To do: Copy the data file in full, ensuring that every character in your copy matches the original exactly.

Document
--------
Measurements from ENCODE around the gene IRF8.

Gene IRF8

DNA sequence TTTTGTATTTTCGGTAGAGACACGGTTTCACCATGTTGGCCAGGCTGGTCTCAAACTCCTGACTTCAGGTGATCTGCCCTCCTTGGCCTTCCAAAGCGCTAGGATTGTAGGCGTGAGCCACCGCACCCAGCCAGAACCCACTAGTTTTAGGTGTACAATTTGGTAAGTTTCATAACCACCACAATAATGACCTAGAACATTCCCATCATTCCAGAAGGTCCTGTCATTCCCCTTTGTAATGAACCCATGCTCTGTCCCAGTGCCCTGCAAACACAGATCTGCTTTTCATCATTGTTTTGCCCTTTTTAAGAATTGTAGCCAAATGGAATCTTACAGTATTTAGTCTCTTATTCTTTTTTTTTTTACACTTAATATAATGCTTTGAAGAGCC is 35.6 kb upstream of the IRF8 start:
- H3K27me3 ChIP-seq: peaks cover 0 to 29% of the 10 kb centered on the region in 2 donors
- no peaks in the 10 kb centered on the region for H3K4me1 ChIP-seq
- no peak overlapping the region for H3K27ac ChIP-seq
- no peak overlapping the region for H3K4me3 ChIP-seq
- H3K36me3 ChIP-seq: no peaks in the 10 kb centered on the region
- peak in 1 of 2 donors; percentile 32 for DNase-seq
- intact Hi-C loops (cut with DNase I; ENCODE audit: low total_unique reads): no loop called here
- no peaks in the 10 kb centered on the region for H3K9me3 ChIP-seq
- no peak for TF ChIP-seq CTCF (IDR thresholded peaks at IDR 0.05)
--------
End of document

Measurements from ENCODE around the gene IRF8.

Gene IRF8

DNA sequence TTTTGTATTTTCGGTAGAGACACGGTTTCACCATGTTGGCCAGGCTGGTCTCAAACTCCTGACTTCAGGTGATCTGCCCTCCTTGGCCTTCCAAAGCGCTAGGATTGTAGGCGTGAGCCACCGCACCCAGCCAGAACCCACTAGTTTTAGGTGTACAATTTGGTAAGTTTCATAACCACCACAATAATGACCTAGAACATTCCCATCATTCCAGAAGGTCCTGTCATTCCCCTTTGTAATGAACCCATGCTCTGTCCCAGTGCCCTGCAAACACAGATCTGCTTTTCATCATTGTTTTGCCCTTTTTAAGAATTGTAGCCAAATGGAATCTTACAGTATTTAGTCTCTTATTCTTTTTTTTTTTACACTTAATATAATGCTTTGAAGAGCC is 35.6 kb upstream of the IRF8 start:
- H3K27me3 ChIP-seq: peaks cover 0 to 29% of the 10 kb centered on the region in 2 donors
- no peaks in the 10 kb centered on the region for H3K4me1 ChIP-seq
- no peak overlapping the region for H3K27ac ChIP-seq
- no peak overlapping the region for H3K4me3 ChIP-seq
- H3K36me3 ChIP-seq: no peaks in the 10 kb centered on the region
- peak in 1 of 2 donors; percentile 32 for DNase-seq
- intact Hi-C loops (cut with DNase I; ENCODE audit: low total_unique reads): no loop called here
- no peaks in the 10 kb centered on the region for H3K9me3 ChIP-seq
- no peak for TF ChIP-seq CTCF (IDR thresholded peaks at IDR 0.05)